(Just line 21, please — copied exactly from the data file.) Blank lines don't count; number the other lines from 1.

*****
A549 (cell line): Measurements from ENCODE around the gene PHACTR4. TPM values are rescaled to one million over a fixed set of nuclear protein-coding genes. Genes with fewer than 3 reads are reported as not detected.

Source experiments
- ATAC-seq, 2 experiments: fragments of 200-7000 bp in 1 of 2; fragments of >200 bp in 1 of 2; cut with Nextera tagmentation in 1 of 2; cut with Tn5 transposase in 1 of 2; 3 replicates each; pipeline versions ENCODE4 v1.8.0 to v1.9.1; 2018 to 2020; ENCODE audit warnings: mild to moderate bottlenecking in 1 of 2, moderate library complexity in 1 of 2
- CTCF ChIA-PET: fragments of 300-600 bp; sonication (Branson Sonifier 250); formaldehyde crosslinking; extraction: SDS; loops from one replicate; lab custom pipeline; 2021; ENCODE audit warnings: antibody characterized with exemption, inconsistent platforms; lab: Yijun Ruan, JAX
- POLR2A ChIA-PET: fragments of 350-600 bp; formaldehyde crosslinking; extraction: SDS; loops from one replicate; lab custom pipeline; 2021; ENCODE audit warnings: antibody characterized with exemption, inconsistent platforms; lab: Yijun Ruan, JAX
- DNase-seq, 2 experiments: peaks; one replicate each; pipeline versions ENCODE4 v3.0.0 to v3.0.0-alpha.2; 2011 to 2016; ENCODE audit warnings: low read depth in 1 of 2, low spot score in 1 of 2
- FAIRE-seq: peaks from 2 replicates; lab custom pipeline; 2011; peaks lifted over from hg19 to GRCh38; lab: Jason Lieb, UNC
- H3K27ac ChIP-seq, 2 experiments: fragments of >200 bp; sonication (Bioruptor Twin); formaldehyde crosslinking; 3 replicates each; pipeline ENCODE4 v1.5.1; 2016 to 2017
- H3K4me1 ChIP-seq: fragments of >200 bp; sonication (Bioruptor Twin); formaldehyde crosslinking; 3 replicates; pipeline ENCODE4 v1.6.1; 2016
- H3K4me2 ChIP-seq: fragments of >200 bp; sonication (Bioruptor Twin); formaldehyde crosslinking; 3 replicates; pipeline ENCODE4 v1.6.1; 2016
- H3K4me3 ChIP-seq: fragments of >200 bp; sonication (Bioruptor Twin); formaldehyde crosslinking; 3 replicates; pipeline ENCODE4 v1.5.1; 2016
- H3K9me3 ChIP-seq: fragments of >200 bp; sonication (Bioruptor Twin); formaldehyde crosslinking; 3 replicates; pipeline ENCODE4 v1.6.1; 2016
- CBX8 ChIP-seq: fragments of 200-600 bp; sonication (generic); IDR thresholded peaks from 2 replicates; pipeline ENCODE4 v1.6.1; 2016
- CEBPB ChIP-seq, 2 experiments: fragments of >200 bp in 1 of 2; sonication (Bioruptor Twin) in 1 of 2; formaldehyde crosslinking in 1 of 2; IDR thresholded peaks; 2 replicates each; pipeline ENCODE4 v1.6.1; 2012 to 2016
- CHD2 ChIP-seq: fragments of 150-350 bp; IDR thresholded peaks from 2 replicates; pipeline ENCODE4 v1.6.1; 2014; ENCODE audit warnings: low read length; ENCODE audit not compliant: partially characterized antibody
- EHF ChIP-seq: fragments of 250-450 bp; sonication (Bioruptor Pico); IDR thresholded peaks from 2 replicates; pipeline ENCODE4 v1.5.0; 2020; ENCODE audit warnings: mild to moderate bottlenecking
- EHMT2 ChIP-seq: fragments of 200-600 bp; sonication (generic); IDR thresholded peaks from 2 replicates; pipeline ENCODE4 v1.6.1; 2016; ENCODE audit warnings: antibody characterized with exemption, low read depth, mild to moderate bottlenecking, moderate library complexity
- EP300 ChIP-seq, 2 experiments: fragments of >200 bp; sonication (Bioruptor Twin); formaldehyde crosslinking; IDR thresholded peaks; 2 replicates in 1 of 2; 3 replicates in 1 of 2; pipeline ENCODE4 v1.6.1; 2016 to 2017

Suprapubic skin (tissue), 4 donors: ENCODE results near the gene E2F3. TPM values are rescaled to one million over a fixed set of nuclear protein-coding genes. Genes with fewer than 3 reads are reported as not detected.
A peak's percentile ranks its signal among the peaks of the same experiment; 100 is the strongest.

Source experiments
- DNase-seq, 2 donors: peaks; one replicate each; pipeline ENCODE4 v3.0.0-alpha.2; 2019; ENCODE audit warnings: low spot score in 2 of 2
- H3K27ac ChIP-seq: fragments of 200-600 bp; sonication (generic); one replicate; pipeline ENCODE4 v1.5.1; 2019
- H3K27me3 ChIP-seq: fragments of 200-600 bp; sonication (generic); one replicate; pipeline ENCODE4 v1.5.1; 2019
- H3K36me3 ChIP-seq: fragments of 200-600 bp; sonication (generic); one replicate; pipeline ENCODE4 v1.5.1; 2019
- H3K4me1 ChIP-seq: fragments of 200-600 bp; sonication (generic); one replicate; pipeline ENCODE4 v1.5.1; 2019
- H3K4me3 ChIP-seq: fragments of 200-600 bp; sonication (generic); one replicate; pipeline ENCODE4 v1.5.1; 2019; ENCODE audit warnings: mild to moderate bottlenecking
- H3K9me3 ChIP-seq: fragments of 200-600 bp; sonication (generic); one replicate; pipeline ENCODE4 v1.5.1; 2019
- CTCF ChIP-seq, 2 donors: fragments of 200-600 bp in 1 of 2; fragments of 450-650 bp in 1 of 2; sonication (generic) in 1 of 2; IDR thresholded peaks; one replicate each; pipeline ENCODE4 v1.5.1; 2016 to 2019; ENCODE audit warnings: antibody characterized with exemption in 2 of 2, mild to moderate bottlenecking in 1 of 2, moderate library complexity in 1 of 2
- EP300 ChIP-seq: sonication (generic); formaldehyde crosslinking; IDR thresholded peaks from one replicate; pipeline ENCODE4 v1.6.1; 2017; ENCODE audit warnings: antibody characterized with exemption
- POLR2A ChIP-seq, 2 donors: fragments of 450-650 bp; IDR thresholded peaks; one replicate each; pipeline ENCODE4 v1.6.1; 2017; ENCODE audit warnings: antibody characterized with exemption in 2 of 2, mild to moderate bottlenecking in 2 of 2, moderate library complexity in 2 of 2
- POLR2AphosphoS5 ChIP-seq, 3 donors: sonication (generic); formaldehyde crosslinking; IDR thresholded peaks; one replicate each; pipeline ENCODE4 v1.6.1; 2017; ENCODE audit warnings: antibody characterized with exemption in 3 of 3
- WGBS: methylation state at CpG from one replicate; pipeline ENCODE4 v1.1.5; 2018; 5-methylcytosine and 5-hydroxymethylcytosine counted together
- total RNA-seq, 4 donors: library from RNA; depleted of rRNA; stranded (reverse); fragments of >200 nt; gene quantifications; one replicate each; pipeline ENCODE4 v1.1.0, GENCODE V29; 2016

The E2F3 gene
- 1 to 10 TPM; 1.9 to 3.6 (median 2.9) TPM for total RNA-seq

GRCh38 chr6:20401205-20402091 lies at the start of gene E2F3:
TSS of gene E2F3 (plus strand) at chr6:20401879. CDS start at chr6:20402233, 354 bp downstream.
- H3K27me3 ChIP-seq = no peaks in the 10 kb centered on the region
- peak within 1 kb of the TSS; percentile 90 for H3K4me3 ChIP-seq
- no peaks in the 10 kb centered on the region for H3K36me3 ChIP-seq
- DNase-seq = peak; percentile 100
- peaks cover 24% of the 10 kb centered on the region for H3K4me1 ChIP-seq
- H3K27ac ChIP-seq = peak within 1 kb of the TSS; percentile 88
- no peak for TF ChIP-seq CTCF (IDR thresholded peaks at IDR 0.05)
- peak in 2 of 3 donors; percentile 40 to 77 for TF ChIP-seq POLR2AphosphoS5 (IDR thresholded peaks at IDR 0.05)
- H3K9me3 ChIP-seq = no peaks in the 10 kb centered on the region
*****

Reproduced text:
Source experiments